Twenty years ago today, the world’s first text message travelled from a computer to a phone and it changed the way we communicate in the process.
The sender of that first ever text was Neil Papworth, a Montreal native who was working as an engineer for British software company Vodafone. He used a computer to send the following message to his boss who was in another building for a company party: “Merry Christmas.”
“Back then, it was just intended to be used like an executive pager, to get a hold of people on the road,” Papworth tells The Globe and Mail. “No one knew it would evolve into such a monster.”
He was just 22 at the time.
In the early days, though, text messaging was slow to catch on as most phones didn’t have the built-in capabilities to text. That changed with advanced technologies and the proliferation of pay-as-you-go mobile phones. “Reports estimated that the total number of SMS sent globally tripled between 2007 and 2010, from about 1.8 trillion to a staggering 6.1 trillion,” writes Discovery News.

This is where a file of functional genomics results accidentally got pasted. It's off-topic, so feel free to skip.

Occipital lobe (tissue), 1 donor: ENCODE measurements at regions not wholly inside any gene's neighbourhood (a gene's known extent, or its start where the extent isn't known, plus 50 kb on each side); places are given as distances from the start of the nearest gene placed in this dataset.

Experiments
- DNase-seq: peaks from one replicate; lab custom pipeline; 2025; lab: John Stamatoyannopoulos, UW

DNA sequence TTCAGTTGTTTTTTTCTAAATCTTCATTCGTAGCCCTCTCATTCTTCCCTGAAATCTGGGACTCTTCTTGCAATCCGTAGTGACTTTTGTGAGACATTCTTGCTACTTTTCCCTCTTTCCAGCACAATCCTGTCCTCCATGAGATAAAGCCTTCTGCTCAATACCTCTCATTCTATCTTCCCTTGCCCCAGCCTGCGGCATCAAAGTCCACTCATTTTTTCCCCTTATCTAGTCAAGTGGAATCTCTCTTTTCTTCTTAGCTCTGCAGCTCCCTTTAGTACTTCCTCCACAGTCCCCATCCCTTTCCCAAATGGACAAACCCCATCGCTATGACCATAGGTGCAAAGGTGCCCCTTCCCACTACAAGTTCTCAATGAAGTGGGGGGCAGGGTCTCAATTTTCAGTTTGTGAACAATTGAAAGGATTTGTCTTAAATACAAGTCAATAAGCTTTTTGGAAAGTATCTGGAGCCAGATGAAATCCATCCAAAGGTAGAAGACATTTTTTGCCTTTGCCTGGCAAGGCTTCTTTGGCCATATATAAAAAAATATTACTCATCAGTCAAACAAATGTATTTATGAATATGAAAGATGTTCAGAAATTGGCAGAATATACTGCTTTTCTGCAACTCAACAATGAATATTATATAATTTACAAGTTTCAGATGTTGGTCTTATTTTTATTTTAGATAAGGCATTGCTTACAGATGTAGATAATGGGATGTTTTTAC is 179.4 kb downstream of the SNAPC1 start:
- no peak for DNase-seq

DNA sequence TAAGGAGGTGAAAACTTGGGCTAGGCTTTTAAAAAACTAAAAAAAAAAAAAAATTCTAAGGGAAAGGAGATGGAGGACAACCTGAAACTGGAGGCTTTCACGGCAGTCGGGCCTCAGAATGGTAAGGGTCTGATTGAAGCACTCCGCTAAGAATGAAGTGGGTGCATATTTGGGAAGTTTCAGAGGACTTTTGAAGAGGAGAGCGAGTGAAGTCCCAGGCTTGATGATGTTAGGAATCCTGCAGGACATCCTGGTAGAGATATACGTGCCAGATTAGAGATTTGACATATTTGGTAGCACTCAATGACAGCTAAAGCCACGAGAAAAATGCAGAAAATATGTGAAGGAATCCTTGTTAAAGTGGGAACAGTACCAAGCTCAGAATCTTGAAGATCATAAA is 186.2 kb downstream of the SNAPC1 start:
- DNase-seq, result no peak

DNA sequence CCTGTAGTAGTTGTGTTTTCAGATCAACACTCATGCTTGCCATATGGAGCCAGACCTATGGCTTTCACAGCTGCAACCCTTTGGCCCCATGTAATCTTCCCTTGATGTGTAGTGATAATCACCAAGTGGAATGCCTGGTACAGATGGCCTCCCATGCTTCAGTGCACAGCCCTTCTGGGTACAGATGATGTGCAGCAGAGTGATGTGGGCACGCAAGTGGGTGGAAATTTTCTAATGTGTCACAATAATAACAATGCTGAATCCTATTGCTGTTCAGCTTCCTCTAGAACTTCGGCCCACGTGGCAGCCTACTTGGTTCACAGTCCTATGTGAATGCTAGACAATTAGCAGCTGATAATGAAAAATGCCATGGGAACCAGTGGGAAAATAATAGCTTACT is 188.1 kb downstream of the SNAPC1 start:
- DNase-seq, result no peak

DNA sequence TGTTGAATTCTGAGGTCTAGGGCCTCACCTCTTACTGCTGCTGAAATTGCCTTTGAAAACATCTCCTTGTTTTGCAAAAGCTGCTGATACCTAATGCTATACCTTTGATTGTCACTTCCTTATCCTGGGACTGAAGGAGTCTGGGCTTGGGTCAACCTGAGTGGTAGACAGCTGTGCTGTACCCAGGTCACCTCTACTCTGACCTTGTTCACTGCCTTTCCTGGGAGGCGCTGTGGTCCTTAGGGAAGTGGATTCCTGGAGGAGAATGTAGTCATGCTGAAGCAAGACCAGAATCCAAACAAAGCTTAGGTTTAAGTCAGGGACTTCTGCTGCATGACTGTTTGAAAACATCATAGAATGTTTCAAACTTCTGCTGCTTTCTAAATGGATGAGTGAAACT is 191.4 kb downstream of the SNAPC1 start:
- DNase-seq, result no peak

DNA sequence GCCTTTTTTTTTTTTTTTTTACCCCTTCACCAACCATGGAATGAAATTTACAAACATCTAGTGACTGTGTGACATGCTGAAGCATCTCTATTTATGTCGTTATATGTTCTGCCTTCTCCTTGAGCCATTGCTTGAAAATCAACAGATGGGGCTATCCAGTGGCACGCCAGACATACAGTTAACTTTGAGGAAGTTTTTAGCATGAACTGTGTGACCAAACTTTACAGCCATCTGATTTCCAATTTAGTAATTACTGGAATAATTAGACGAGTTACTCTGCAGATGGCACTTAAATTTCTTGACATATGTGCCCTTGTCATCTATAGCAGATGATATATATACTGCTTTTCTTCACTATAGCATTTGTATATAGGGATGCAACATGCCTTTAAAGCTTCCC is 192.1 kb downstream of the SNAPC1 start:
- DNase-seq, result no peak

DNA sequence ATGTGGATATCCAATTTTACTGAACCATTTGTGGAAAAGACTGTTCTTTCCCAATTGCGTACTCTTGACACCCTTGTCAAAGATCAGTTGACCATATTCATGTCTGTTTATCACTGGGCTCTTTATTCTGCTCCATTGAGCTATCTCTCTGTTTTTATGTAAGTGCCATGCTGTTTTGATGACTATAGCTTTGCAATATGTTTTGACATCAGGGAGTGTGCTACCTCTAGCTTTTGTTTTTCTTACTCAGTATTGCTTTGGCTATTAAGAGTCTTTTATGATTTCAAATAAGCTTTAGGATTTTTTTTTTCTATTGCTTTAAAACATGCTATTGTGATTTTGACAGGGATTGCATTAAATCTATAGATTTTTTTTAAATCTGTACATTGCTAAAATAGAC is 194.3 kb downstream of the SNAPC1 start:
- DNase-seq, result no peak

Initially, text messages could be only 160 characters long, leading to a new and specialized language. By 2001, The Telegraph technology correspondent Robert Uhlig was writing about how text messages have “spawned their own truncated language” and he gave advice to users about how to cut their messages down to size.
Here’s a sampling of Uhlig’s advice from the early days of text messaging in 2001, some of which holds true and some of which seems comical a decade later:
The percentage sign is used for the “oo” sound — sk%l is school, and c%l is cool. The ampersand replace the “and” sound so that firsthand becomes 1sth&, and a dollar sign substitutes for double s — embarrass is MbR$.
Added to this convention are abbreviations derived from the internet. IMHO, for example, stands for In My Humble Opinion; LOL is Laughing Out Loud; IANAL is I Am Not A Lawyer But . . .; JM2p is Just My Tuppence Worth.
The final ingredient, “emoticons”, is a convention of symbols used to convey meaning. In most cases they must be viewed sideways. To show laughter is typed, the symbols signify a wink or joke, and for oops :-O is used.
Papworth, the man behind the first text, has since returned to Montreal where he lives with his wife and three kids.
Monday, December 3, 2012